Elon Musk, entrepreneur and leader extraordinaire, a man I truly admire and respect, is another example of a great strategic storyteller.
He announced the Tesla Roadster in 2004 and using the chassis and engineering strength of Lotus Engineering, he delivered the first unit four years later.
The cars were sold based on their features and performance.
Potential buyers were told about zero-emissions, luggage space, range per charge, etc.
When presenting his electric car, Musk used the words, “cool, great design and acceleration.”
It was a simple but powerful message targeted at the limbic system.
As a result, Tesla’s Model-S became the bestselling electric vehicle in the United States in 2016 and 2017.
Bringing it all together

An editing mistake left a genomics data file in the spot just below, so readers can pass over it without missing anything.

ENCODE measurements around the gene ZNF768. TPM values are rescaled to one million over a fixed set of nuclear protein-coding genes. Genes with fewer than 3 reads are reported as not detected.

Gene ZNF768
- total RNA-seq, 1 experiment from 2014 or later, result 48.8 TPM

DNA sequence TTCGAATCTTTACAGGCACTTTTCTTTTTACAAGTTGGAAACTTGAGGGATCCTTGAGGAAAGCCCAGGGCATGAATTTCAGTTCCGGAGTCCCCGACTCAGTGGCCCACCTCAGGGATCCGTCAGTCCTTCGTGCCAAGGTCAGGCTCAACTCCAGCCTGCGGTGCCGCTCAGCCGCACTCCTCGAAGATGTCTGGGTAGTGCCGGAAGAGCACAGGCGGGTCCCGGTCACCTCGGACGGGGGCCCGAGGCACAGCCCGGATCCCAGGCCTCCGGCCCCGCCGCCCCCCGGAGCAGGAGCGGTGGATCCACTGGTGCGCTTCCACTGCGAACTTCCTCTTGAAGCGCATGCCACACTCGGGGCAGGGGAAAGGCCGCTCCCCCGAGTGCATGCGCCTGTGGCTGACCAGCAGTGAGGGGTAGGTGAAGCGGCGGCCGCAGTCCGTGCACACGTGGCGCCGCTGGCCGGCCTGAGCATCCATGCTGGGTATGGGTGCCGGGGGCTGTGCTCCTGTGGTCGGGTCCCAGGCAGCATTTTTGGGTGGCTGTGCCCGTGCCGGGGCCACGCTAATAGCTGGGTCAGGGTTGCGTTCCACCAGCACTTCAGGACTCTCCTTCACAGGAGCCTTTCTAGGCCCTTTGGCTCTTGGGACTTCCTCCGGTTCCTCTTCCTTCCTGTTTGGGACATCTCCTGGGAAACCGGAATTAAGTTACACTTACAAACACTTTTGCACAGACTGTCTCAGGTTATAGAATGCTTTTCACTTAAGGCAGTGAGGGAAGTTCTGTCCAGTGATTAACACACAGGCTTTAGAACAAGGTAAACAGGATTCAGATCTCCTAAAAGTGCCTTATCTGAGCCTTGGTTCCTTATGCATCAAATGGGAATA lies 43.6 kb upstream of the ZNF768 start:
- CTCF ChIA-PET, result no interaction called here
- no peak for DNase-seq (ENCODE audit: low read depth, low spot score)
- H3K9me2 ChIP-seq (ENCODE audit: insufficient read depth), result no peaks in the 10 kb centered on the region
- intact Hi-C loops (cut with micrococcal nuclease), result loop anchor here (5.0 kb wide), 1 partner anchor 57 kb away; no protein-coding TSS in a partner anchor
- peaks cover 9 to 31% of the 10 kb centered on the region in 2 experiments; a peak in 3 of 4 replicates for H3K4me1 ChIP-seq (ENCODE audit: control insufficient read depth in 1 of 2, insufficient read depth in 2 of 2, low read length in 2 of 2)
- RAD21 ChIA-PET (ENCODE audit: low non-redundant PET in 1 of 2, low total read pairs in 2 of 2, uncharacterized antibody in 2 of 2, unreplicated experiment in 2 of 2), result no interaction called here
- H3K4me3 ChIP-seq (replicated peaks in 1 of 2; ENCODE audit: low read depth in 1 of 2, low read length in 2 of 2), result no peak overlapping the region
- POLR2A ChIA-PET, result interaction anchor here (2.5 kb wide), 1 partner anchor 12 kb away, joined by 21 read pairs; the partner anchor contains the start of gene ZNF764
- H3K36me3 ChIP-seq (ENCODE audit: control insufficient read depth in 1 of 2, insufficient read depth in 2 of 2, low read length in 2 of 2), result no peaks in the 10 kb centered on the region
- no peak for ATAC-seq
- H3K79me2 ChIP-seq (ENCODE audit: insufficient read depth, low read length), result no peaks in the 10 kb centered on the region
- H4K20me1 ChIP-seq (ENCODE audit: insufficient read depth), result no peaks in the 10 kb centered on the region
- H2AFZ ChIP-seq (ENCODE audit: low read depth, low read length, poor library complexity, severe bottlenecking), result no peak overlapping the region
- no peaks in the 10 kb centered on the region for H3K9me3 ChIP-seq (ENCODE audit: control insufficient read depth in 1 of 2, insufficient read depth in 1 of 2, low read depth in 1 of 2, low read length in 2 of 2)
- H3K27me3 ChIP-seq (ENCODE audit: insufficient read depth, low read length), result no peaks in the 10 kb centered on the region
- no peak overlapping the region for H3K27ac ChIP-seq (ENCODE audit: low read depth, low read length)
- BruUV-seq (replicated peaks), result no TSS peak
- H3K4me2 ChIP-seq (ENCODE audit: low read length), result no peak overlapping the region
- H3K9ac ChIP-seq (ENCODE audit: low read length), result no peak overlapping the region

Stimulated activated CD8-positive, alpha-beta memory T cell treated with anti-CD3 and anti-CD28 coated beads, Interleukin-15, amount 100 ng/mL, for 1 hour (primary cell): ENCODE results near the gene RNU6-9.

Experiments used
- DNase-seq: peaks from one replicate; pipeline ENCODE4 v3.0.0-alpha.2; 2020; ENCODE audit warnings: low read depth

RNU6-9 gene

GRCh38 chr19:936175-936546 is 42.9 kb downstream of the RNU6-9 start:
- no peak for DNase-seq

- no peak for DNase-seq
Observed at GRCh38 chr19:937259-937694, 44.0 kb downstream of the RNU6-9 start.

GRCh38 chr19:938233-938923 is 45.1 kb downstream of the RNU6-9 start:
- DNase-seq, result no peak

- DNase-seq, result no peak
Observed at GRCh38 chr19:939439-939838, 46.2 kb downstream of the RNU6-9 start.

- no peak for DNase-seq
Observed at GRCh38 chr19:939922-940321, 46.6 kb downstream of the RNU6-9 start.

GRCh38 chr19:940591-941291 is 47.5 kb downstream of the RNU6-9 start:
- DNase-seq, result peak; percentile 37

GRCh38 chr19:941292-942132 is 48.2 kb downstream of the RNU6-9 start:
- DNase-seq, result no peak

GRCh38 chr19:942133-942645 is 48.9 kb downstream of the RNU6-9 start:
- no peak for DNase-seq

To end on an important note: Why is storytelling so important to ASEAN technology companies?
I’ve already talked about the competitive environment these companies face.
Instead of pushing more and more information out, we need to learn the art of storytelling. The emotional engagement that I mentioned earlier is vital to business performance.
Technology today has been democratised; and it has deepened our connectivity and our reach to our customers, competitors, and just about every single person on the planet.
So, let us share the stories of our business propositions, and tell the stories of our entrepreneurship journey globally.
ASEAN companies can stand tall with other global players; we just need to tell our compelling stories!
Gopi Ganesalingam is MDEC’s vice president of Enterprise Development, a division that focuses on developing Malaysian technology companies into regional and global players. If you have any queries on the GAIN programme, check out mdec.my/msc-malaysia/gain for more information.